Linda Marchant awarded Benjamin Harrison Medallion


Linda Marchant

By Susan Meikle, university news and communications

Linda Marchant, professor of anthropology, was awarded Miami University's prestigious Benjamin Harrison Medallion.

The Benjamin Harrison Medallion Award is one of the most significant recognitions Miami offers faculty for contributions attesting to qualities of teaching, research and/or service. She was honored at the April University Awards Reception.

It is named for Benjamin Harrison, the 1852 Miami graduate and 23rd president of the United States, serving from 1889-1893.

Marchant’s international reputation in the field of primate research and the breadth of her service to Miami and her profession “elevated her nomination above the others,” her nominators said.



Marchant with Jane Goodall at Gombe National Park, Tanzania, 1996.

A biological anthropologist, Marchant specializes in behavioral primatology, hominid evolution and African Apes. She has worked in East and West Africa, and is especially well-known for her work on laterality ("handedness") in primates.

Her research has been supported by eight external grants over her career and has resulted in more than 60 journal articles and book chapters.

She is co-editor of two books — Behavioural Diversity in Chimpanzees and Bonobos (2002) and Great Ape Societies (1996) — and is co-editor of a special invited issue of Annals of the New Academy of Sciences (2013) on “The Evolution of Human Handedness.”

Marchant has also produced 10 videographies, one of which received the Best Short Film award from the Society of Visual Anthropology.

A frequent invited speaker, she has contributed lectures and colloquia in a number of national and international venues, including universities and institutes in Japan, Russia, Germany, Italy, France and England, among other countries.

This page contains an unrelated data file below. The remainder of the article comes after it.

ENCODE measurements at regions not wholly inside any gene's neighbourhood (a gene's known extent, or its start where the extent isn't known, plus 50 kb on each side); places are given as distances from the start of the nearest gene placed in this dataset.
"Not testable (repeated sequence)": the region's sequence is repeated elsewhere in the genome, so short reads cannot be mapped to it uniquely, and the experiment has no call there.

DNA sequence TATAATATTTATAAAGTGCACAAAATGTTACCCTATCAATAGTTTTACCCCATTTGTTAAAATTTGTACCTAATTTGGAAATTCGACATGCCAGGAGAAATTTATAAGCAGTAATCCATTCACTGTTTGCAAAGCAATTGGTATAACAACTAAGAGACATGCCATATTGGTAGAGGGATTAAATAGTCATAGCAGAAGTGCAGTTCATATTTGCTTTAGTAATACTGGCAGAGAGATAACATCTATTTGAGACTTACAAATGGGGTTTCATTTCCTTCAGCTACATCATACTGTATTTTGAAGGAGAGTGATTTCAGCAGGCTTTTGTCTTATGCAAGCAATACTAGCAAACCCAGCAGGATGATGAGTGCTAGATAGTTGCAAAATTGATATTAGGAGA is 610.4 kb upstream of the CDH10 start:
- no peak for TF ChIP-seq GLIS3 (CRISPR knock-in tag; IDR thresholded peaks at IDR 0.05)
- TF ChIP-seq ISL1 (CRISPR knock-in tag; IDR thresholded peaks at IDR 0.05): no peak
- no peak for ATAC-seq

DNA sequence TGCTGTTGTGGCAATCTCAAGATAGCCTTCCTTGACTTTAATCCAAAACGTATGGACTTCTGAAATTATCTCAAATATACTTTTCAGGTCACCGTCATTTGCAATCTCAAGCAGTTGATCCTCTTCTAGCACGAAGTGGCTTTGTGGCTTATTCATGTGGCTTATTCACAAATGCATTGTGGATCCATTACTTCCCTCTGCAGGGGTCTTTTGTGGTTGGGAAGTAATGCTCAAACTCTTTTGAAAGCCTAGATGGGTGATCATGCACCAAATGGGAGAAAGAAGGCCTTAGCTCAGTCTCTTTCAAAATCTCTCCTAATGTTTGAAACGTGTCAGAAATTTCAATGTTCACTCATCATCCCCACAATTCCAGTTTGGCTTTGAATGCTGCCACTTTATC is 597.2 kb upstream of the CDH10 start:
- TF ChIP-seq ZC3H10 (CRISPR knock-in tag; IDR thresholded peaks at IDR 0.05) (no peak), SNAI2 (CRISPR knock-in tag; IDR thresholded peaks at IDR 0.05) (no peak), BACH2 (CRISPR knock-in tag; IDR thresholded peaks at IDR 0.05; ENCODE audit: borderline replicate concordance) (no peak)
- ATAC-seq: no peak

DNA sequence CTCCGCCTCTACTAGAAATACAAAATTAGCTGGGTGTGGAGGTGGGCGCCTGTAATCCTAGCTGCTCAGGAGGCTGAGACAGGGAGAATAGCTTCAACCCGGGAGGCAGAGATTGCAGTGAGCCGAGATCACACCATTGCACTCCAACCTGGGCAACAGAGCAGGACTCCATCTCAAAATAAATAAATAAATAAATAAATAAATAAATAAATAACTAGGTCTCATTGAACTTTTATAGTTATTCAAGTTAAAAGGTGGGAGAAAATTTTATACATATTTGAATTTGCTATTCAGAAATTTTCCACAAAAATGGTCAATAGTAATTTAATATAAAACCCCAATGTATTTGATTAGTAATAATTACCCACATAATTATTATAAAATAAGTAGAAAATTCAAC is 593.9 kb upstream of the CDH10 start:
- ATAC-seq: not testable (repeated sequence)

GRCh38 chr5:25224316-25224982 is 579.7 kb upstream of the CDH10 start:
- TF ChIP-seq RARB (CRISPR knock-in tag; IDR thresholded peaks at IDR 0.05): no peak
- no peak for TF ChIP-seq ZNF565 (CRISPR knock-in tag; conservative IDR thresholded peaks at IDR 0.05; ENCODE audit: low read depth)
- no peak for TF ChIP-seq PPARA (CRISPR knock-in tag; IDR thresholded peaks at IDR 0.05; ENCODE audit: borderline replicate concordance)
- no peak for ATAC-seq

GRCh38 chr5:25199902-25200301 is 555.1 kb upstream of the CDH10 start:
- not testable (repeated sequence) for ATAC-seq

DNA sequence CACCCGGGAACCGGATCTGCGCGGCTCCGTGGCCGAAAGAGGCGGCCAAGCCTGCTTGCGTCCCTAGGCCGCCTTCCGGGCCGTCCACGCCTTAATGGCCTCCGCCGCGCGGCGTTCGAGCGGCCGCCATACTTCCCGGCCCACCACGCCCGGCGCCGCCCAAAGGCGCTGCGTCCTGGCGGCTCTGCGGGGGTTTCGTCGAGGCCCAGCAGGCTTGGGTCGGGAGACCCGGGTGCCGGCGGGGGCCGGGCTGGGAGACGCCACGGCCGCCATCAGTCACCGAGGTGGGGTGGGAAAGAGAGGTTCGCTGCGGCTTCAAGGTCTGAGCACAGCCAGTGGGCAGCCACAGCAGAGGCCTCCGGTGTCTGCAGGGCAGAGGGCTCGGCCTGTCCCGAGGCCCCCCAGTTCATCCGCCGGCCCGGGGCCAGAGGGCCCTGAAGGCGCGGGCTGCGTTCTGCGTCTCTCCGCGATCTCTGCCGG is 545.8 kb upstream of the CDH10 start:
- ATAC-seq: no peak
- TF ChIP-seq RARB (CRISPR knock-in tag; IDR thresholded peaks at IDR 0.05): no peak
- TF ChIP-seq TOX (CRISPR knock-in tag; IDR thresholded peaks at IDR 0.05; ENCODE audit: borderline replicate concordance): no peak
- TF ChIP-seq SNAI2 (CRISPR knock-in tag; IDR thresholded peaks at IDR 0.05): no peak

Marchant with chimpanzees, Kibale National Park, Uganda.

Her reputation as an expert on primates has led to invitations from several prestigious universities to be a visiting scholar or fellow, including at the Centre for Social Learning and Cognitive Evolution, University of St. Andrews (2001); Leverhulme Centre for Human Evolutionary Studies, University of Cambridge (2009-2010); and Center for Academic Research and Training in Anthropogeny (CARTA), University of California, San Diego (2013).


Marchant’s excellence as a teacher was recognized with her selection as Outstanding Professor by the Associated Student Government in 2004, and being named one of the top 100 faculty at Miami in 2013.

She has also served students as the faculty adviser for Miami’s primatology club for more than 20 years.



Marchant is groomed by Larry, an ex-laboratory chimpanzee in a resocialization project, Lion Country Safari, Florida, 1977.

Marchant has served her profession as a reviewer for numerous journals and grant foundations. She has served as an editorial board member and a corresponding member for CARTA.

Among her contributions to Miami are her service as chair of the anthropology department from 2002-2012; a member of the Institutional Animal Care and Use Committee from 1990-2009; and a member of the recent university presidential search committee.

"As a world-renowned scholar and one of the core leaders of her field, as an outstanding teacher adored by her students, and as a go-to person who can be trusted to shoulder any university committee or professional service with effective and efficient competence, Marchant is deserving of highest praise and honor,” her nominators said.

Marchant received her doctorate from Rutgers University in 1981 and joined Miami in 1989.